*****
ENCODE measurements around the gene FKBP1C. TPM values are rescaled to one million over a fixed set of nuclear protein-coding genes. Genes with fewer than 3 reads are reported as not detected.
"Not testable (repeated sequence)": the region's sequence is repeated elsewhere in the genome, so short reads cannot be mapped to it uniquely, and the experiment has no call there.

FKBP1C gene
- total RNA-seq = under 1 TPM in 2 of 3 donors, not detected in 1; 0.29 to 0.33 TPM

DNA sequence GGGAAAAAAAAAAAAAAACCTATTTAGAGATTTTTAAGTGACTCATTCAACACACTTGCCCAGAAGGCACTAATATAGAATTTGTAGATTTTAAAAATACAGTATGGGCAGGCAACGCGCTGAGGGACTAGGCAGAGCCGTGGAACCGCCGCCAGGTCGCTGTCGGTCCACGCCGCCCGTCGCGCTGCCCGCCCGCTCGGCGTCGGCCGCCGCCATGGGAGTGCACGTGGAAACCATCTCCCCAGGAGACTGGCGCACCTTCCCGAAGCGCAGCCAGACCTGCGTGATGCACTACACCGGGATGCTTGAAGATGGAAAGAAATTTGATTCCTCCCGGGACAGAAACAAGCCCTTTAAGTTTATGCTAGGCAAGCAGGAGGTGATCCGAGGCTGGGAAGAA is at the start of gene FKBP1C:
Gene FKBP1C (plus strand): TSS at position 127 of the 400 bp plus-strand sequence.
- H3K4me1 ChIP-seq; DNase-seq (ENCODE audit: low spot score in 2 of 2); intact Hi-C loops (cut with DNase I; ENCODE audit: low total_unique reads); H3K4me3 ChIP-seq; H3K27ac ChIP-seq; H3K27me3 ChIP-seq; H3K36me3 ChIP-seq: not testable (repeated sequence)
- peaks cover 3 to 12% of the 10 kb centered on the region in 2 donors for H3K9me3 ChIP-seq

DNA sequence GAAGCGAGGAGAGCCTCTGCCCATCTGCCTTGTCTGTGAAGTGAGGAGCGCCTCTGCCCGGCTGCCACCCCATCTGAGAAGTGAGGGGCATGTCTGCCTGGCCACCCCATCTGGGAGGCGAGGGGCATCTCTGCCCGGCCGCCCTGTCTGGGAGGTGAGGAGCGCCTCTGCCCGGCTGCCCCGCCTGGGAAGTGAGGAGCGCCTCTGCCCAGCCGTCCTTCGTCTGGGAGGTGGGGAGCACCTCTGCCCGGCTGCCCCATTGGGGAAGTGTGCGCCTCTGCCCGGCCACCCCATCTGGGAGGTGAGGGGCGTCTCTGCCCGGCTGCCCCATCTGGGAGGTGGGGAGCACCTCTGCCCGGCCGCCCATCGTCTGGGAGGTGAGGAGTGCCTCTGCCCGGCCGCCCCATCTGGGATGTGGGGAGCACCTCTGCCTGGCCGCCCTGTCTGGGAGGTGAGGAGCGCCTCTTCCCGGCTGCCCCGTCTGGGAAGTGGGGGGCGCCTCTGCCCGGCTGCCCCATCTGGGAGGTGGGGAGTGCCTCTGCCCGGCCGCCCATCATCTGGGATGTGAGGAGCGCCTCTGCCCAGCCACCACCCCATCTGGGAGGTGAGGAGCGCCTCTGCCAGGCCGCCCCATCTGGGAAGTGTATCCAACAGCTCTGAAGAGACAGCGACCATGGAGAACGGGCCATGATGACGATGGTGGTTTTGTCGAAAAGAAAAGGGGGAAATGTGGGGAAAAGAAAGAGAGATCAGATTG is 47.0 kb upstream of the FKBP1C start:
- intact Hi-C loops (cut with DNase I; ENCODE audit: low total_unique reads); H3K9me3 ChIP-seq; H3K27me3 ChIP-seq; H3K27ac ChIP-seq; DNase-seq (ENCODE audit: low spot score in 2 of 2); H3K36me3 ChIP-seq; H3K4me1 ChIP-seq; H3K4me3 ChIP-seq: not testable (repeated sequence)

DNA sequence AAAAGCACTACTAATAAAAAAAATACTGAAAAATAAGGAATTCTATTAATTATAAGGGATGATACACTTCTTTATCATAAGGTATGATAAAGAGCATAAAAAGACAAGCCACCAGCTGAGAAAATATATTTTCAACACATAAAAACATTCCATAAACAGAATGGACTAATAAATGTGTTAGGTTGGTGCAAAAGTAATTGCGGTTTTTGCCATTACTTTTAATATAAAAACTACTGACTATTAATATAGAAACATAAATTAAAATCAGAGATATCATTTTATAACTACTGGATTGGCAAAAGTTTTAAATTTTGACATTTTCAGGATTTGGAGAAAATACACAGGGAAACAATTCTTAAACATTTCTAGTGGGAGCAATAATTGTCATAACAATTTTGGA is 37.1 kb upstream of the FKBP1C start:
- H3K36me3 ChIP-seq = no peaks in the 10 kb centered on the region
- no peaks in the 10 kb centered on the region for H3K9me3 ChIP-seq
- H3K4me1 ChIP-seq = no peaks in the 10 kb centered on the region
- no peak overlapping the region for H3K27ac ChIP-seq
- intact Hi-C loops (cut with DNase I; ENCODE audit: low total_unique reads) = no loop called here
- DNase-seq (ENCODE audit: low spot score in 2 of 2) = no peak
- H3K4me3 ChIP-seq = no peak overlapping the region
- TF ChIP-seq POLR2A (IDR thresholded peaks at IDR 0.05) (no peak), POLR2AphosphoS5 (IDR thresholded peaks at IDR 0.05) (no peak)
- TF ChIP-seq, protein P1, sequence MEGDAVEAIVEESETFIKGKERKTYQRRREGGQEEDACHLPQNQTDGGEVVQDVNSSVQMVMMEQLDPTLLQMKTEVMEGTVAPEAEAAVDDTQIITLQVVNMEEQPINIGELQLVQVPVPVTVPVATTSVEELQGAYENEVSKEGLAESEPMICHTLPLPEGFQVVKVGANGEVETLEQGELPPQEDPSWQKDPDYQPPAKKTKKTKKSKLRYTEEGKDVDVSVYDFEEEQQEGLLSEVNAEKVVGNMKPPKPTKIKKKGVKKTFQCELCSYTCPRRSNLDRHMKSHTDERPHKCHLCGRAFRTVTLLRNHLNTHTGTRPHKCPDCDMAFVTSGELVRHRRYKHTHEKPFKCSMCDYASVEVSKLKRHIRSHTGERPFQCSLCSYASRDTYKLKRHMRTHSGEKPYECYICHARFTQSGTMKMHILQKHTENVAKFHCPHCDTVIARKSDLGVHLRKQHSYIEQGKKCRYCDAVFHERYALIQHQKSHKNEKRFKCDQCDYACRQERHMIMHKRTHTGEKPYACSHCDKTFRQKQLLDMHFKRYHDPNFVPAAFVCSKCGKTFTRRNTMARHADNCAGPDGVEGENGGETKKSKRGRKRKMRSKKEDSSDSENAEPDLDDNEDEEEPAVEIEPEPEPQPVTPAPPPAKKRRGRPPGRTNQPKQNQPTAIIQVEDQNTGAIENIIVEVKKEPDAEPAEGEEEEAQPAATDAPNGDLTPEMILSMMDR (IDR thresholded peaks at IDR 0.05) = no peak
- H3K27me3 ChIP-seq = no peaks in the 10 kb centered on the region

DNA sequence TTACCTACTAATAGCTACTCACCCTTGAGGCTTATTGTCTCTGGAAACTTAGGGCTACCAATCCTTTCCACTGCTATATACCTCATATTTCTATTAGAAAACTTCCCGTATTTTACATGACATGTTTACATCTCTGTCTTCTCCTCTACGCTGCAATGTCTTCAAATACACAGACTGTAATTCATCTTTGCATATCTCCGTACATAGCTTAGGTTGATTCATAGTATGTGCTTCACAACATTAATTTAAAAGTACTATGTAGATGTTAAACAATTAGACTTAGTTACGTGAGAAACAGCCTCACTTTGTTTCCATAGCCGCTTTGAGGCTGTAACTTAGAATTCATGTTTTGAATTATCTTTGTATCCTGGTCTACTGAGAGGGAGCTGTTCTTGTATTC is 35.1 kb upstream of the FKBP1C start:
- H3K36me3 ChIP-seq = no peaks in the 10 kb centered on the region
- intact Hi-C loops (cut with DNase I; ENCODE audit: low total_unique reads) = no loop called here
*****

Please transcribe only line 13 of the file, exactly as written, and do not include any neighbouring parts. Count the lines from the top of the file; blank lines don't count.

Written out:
- no peaks in the 10 kb centered on the region for H3K9me3 ChIP-seq